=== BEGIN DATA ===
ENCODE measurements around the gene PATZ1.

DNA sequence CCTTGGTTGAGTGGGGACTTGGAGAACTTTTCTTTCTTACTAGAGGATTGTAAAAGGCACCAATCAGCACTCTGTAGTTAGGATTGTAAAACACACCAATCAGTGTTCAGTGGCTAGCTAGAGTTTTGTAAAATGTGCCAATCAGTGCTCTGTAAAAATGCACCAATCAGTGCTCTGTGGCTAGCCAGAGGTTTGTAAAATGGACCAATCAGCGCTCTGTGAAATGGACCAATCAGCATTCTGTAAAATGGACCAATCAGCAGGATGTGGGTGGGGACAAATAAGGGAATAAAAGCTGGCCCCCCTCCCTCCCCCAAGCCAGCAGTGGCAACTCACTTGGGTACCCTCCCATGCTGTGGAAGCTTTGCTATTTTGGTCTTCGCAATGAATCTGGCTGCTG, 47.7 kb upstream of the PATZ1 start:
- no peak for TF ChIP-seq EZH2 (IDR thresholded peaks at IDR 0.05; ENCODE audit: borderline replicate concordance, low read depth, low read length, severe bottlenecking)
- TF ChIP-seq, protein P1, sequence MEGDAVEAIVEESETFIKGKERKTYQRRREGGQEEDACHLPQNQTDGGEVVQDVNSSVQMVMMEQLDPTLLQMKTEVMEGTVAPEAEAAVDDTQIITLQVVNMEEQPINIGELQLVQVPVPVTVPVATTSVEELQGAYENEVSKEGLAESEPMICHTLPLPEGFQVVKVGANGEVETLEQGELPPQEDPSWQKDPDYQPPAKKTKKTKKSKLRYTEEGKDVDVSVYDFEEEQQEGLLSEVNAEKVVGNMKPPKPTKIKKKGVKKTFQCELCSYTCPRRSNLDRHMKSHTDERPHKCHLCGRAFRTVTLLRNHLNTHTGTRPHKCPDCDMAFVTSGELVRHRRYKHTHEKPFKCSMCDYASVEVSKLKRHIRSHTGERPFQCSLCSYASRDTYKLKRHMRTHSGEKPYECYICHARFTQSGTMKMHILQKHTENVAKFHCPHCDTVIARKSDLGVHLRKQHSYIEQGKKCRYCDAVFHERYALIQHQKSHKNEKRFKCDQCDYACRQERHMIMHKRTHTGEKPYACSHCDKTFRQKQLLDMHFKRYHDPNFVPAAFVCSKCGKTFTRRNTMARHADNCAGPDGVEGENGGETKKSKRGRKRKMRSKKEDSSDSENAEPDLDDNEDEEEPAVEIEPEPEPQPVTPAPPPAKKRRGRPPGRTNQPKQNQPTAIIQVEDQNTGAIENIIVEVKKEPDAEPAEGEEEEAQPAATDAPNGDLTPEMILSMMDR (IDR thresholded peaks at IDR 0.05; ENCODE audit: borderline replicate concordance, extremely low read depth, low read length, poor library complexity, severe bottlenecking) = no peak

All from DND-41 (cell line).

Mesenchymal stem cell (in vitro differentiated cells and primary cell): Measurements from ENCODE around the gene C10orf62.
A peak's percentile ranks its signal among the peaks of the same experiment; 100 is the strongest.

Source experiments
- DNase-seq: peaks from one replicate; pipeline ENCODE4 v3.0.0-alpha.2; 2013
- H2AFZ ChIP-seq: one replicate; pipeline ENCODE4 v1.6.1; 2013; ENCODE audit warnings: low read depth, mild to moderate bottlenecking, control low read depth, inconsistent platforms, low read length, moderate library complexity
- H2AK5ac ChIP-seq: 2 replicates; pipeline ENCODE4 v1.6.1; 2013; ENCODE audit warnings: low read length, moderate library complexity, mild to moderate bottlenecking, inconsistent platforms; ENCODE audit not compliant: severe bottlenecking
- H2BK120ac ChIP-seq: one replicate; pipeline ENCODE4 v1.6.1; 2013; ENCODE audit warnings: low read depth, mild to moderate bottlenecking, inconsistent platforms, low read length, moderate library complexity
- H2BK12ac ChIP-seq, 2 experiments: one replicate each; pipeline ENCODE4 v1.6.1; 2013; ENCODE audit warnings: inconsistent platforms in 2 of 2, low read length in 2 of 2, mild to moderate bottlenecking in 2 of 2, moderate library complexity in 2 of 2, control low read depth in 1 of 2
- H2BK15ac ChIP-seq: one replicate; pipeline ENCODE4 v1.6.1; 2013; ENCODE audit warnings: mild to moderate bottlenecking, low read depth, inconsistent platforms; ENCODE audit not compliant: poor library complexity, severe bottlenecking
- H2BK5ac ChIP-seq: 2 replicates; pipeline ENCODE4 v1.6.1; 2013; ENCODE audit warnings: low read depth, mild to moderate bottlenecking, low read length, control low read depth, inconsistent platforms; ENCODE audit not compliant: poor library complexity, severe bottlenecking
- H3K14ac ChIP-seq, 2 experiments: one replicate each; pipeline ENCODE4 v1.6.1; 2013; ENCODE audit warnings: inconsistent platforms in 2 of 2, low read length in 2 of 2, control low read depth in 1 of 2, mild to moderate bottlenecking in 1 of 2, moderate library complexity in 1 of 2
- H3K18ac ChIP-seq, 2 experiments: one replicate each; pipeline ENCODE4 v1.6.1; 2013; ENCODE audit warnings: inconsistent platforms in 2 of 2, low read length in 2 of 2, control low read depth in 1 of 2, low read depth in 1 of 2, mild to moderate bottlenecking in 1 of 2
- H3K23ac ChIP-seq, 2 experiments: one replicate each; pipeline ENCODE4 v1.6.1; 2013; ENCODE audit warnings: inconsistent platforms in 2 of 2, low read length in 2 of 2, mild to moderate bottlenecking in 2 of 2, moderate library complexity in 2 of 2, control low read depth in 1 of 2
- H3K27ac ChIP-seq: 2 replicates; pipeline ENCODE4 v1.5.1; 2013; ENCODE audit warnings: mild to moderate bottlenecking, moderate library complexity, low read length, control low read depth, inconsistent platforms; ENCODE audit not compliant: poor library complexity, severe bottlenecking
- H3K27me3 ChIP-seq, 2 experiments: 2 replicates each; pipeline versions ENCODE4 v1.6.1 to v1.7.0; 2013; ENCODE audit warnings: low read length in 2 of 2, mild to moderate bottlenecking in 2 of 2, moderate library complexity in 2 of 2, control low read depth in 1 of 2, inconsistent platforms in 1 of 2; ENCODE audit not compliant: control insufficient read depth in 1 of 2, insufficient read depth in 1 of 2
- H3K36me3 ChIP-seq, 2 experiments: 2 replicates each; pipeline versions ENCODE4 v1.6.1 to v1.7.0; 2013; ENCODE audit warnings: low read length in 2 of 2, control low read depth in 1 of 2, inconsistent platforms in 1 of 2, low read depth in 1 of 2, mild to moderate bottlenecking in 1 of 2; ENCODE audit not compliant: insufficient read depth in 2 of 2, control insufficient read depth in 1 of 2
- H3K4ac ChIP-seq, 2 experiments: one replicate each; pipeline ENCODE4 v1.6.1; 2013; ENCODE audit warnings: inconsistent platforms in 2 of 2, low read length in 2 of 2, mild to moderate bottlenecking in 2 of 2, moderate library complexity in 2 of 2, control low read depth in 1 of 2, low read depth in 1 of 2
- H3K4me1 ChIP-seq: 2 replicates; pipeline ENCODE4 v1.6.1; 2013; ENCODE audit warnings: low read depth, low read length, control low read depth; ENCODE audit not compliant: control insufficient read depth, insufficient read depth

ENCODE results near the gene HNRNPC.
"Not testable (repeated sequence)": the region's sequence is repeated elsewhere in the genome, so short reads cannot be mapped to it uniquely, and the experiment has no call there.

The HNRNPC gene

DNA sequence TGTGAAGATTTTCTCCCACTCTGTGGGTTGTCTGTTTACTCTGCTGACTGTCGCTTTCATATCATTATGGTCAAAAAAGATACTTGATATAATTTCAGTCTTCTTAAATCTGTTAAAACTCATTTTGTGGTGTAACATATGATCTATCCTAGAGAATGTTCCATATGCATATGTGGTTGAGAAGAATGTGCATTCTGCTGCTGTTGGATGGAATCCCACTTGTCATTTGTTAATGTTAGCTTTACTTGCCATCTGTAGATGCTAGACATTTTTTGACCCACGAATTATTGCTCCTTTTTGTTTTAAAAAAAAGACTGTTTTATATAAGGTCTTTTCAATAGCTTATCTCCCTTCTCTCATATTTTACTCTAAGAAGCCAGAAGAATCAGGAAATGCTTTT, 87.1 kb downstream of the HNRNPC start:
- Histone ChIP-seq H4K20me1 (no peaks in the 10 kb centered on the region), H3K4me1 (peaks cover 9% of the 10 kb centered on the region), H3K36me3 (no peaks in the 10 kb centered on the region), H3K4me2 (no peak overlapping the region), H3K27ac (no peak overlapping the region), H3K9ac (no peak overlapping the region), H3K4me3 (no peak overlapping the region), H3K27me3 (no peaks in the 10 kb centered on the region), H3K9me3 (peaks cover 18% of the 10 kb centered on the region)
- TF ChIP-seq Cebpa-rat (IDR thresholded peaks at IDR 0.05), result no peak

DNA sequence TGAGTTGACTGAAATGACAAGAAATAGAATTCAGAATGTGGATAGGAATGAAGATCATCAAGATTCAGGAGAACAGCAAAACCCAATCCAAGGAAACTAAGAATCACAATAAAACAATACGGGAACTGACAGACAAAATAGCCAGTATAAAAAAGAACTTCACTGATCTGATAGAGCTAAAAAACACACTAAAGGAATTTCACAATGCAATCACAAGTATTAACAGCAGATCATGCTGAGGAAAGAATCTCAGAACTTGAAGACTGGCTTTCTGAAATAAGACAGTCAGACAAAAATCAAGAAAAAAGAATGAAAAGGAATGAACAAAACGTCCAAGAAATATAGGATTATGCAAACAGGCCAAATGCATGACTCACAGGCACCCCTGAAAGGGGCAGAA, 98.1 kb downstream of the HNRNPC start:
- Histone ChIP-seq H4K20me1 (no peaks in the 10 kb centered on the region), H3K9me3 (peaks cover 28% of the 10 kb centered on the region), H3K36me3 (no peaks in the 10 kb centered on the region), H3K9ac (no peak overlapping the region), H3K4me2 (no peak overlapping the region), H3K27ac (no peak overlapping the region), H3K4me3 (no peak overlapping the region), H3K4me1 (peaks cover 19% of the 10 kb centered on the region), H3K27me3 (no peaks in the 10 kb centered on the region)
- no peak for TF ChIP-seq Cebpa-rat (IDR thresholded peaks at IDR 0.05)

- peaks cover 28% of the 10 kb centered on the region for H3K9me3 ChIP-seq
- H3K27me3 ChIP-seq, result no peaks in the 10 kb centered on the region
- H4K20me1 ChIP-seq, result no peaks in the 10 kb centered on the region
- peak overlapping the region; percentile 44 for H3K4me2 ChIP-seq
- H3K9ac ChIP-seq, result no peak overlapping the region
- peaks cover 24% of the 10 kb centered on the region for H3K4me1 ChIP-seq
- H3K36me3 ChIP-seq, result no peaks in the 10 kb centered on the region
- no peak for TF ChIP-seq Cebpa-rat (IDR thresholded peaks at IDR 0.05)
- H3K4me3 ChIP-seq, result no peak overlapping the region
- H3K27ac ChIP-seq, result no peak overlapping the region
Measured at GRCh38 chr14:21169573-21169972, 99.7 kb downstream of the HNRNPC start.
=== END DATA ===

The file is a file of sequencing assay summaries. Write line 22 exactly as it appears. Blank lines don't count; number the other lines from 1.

- H3K4ac ChIP-seq, 2 experiments: one replicate each; pipeline ENCODE4 v1.6.1; 2013; ENCODE audit warnings: inconsistent platforms in 2 of 2, low read length in 2 of 2, mild to moderate bottlenecking in 2 of 2, moderate library complexity in 2 of 2, control low read depth in 1 of 2, low read depth in 1 of 2